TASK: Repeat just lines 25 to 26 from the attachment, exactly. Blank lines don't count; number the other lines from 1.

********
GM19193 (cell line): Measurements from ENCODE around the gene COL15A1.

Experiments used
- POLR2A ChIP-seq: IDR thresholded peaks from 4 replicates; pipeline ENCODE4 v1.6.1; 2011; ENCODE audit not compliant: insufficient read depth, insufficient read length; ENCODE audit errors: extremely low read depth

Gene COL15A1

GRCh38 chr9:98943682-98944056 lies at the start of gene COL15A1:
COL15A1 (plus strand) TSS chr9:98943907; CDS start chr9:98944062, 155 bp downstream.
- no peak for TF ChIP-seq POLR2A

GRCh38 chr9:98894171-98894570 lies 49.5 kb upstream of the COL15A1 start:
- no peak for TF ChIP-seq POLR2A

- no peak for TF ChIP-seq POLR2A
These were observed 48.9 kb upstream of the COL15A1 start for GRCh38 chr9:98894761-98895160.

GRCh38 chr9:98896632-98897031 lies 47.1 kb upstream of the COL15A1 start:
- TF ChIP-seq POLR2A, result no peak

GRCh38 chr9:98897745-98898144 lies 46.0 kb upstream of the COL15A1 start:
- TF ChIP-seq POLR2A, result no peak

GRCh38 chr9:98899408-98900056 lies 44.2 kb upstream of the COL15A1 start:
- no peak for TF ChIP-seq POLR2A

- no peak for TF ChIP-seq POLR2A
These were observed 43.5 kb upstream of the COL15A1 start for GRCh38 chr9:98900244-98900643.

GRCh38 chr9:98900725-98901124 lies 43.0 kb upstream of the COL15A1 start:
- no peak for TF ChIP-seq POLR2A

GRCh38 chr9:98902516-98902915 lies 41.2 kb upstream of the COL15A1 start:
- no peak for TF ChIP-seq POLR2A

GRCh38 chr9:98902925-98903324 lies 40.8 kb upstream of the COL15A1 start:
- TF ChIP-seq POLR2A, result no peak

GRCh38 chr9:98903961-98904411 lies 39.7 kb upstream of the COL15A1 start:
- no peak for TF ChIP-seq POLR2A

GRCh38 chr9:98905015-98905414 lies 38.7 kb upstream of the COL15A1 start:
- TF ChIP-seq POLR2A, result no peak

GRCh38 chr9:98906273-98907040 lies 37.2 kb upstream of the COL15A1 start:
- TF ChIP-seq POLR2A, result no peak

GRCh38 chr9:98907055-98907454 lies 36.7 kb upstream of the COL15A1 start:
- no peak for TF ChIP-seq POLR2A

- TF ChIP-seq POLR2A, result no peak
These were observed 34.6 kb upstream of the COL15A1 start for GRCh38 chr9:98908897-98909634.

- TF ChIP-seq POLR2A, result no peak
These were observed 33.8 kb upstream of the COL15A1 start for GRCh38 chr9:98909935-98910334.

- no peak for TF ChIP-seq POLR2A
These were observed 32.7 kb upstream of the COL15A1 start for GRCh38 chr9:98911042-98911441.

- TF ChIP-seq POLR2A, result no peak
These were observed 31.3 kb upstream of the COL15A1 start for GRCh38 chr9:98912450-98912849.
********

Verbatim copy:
- TF ChIP-seq POLR2A, result no peak

GRCh38 chr9:98903961-98904411 lies 39.7 kb upstream of the COL15A1 start: